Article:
Tuesday, November 1, 2011

write stuff

Teaching can be pretty tough, and October can be a hard month. I have developed a number of coping devices, most of them starting with vodka and ending with 'ini,' but some are less damaging to my liver and reputation. Like writing - as long as I've been able to grip a crayon in my left hand (well before that grip grew accustomed to the stem of a wineglass and my fingers learned how to pluck out 80 wpm), words have been my friends. They are my promoters, my bodyguards, my confidantes even.

I have coloring pages proudly signed in a scrawl of capitals & lower case letters, picture books clearly & legally identified as mine, clever handwritten stories from 6th grade, rejected poetry from 11th grade creative writing, and a secret drawer filled with embarrassing revelations in the form of junior high, high school, and even college journals. I think I am physically incapable of stopping myself from putting every thought & feeling into words, much to the chagrin of many former boyfriends.

Writing makes my brain feel alive. I will craft poems and blog posts as I drift off to sleep, sometimes scribbling them down but often waking to find them still lodged in my semi-consciousness; I'll edit, revise, and perfect as I shower then push those words out of my head & into a document as soon as I step out of the water.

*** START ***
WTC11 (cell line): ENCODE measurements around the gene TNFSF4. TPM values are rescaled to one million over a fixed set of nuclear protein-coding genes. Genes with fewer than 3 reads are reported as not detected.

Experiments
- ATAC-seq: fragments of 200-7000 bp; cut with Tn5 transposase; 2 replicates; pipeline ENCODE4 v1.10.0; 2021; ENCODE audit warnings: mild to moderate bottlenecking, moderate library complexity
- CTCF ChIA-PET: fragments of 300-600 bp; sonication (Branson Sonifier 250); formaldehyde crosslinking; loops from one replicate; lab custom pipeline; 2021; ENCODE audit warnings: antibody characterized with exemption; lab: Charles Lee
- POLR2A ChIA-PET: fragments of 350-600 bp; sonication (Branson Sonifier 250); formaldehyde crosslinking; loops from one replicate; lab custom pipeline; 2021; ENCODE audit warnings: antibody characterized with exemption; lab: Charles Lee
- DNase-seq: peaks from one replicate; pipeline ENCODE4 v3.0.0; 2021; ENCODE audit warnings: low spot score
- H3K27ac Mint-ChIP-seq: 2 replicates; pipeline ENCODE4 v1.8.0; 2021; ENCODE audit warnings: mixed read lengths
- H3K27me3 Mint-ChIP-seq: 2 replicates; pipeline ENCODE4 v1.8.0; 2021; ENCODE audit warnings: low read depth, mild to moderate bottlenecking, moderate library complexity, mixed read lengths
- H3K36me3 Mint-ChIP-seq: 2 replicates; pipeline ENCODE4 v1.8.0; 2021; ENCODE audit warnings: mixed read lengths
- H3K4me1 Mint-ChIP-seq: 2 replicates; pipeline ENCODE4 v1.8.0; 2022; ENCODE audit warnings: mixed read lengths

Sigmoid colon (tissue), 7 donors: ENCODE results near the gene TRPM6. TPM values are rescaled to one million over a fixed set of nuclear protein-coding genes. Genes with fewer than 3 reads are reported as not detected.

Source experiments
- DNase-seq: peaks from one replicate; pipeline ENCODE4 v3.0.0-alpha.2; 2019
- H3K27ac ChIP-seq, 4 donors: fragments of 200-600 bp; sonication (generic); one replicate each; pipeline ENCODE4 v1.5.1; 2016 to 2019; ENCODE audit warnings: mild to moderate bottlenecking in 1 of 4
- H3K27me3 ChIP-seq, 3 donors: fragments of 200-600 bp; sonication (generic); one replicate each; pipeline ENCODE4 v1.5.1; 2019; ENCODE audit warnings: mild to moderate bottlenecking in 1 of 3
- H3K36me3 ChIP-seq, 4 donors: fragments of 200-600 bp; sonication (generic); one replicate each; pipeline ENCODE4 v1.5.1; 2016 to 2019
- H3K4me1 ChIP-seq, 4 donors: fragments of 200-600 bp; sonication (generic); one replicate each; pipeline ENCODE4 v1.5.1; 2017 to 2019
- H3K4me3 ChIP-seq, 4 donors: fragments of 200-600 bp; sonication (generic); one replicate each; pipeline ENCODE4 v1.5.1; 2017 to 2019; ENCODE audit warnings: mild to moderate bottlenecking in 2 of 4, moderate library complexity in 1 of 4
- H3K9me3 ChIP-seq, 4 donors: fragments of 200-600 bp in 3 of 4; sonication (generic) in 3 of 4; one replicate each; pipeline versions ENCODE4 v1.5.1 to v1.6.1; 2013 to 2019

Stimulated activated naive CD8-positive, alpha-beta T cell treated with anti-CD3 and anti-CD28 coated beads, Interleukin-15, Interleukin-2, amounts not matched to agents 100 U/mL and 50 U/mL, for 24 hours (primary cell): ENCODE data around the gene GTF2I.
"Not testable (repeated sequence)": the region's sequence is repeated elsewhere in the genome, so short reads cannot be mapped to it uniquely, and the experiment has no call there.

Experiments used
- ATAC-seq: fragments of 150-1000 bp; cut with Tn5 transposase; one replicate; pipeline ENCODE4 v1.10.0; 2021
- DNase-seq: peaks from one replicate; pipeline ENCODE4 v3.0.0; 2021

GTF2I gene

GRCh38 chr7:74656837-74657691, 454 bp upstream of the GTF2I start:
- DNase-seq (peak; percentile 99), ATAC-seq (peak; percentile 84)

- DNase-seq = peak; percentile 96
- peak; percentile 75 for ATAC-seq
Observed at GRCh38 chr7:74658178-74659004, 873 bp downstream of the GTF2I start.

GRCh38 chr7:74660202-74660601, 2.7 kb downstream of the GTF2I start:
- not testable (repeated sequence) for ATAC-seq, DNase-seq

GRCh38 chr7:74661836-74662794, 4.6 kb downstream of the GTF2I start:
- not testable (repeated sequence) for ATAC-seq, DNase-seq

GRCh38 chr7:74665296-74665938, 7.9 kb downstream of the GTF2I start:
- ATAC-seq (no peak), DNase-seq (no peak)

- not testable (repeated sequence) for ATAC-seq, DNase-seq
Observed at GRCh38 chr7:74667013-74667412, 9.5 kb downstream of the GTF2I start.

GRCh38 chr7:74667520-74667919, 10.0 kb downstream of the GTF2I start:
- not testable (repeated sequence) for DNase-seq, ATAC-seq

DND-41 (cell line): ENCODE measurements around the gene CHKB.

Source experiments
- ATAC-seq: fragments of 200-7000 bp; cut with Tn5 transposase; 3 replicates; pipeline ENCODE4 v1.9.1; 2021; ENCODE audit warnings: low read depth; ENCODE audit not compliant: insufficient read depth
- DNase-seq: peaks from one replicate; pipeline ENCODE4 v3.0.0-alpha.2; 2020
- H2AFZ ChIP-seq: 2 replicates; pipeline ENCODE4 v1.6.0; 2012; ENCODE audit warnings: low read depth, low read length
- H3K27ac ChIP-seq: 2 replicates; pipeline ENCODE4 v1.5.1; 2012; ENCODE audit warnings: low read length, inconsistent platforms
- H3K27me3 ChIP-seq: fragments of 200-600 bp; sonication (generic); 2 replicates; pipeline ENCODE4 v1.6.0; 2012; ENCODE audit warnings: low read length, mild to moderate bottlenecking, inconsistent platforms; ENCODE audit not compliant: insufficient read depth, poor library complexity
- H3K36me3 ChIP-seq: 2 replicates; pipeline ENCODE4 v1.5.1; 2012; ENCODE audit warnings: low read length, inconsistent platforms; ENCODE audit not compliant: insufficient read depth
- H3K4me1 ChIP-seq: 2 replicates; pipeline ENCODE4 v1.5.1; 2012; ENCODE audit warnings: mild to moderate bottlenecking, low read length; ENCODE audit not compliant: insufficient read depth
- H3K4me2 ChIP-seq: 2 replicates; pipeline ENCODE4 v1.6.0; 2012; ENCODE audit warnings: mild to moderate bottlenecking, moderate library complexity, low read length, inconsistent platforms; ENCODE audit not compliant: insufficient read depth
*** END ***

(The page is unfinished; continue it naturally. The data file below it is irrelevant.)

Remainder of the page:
Nothing feels real until I shape it on paper, whether real parchment or a blank screen.

My favorite quote when teaching writing is from Samuel Taylor Coleridge: 

Poetry is the right words in the right order.

I think I get the right words in the right order sometimes; I know things feel less hard when I've done some writing. And my liver doesn't suffer a bit from the trials.

It's NaBloPoMo. Watch me write every day for a month. Or start drinking more heavily.